Methicillin-resistant Staphylococcus aureus (MRSA) is a global healthcare concern. Such resistance has historically been attributed to the acquisition of mecA (or mecC), which encodes an alternative penicillin binding protein, PBP2a, with low β-lactam antibiotic affinity. However, recent studies have indicated that penicillin binding protein 4 (PBP4) is also a critical determinant of S. aureus methicillin resistance, particularly among community-acquired MRSA strains. Therefore, PBP4 has been considered an intriguing therapeutic target as corresponding inhibitors may restore MRSA β-lactam susceptibility.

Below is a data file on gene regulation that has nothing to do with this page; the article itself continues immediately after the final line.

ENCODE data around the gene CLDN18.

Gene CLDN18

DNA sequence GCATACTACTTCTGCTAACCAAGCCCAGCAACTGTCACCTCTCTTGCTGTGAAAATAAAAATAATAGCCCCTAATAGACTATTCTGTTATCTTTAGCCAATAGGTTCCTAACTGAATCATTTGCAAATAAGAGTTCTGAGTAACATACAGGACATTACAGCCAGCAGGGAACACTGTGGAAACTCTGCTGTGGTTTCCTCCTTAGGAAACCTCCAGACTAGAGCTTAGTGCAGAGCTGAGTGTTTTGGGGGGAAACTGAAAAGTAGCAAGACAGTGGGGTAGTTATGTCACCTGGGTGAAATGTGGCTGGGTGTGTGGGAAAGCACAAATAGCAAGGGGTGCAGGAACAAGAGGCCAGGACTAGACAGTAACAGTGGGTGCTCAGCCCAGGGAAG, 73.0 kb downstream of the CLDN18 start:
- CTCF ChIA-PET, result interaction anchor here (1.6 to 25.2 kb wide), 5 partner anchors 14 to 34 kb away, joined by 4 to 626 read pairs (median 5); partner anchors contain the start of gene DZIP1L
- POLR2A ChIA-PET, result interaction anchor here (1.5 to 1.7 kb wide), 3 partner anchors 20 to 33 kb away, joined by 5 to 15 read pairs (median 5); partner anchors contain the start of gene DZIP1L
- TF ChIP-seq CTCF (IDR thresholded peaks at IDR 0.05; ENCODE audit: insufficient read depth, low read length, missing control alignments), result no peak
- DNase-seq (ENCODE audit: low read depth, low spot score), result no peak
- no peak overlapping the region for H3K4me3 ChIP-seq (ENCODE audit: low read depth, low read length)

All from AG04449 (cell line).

In addition to its role in antibiotic resistance, PBP4 has also recently been shown to be required for S. aureus cortical bone osteocyte lacuno-canalicular network (OLCN) invasion and colonization, providing the organism with a niche for recurrent bone infection. From these perspectives, the development of PBP4 inhibitors may have tremendous impact as agents that both reverse methicillin resistance and inhibit the organism’s ability to cause chronic osteomyelitis. Our laboratory is actively involved in the identifying and characterizing PBP4 specific small molecules, as these molecules may represent promising potential as PBP4-inhibitors that can be further developed as adjuvants for the treatment of MRSA infections and/or osteomyelitis prophylactics.
« back to all projects